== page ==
John Howell Column

Published 12:00 am Monday, December 29, 2008

Thoughts on ‘New Normal’ include community activism

Community activism had long been woven into the fabric of our society before the presidential campaign of 2008 distracted us. We got so caught up in the argument about whether then-Democratic nominee Barack Obama’s background as a community organizer could be credibly cited as contributing to his executive experience that somehow the idea finds itself in danger of being disparaged.

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That’s behind us now, and as we face the daunting task of coping with these strange times of which these economic challenges are only a part, we need to think more about our concept of community activism. It’s nothing new; it’s something we’ve done all along. In the South and particularly in Panola County we like to think community activism is something we’re good at.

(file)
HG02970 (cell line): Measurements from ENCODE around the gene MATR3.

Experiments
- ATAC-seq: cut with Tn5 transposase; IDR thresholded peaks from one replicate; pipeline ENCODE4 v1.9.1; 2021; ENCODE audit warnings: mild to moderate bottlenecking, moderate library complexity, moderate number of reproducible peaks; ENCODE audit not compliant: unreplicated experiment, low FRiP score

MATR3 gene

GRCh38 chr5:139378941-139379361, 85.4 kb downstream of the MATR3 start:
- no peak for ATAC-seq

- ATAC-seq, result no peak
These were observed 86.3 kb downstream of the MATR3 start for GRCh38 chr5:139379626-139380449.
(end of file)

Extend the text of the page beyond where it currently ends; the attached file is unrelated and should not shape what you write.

For us, community activism is often interchangeable with neighborliness. With each edition of this newspaper we see photos of community activists/organizers who’ve done something or the other to benefit somebody else. There’s usually a rash of it at Christmas time, but it goes on year-’round.

And we will likely need more of it as we adjust to the “new normal” of current economic conditions. More of us will need to be willing to step in to the assistance of the people around us. Again, nothing different from what we’ve been doing. Just more of it and a heightened, ongoing awareness that help for people who will likely be encountering various versions of economic distress will likely become less available from outside sources. We are going to become more dependent on each other in this community than we’ve been before.

The opposite of what I’m getting at might be best conveyed by recalling that ugly Black Friday incident at a Wal-Mart on Long Island when a part-time worker was trampled to death by a frenzied crowd waiting not to get their hands on food or water or some life essential which had been denied them to the point of deprivation but for televisions. That illustrates an every-man-for-hisself, devil-take-the-hindmost that our race can so easily devolve into.

But people will become active to help others in their community as long as they believe that what they are doing makes some difference.

We will need to keep that thought before us in the face of mounting challenges in coming months. We will need to help each other as we have always done even though we will do it imperfectly.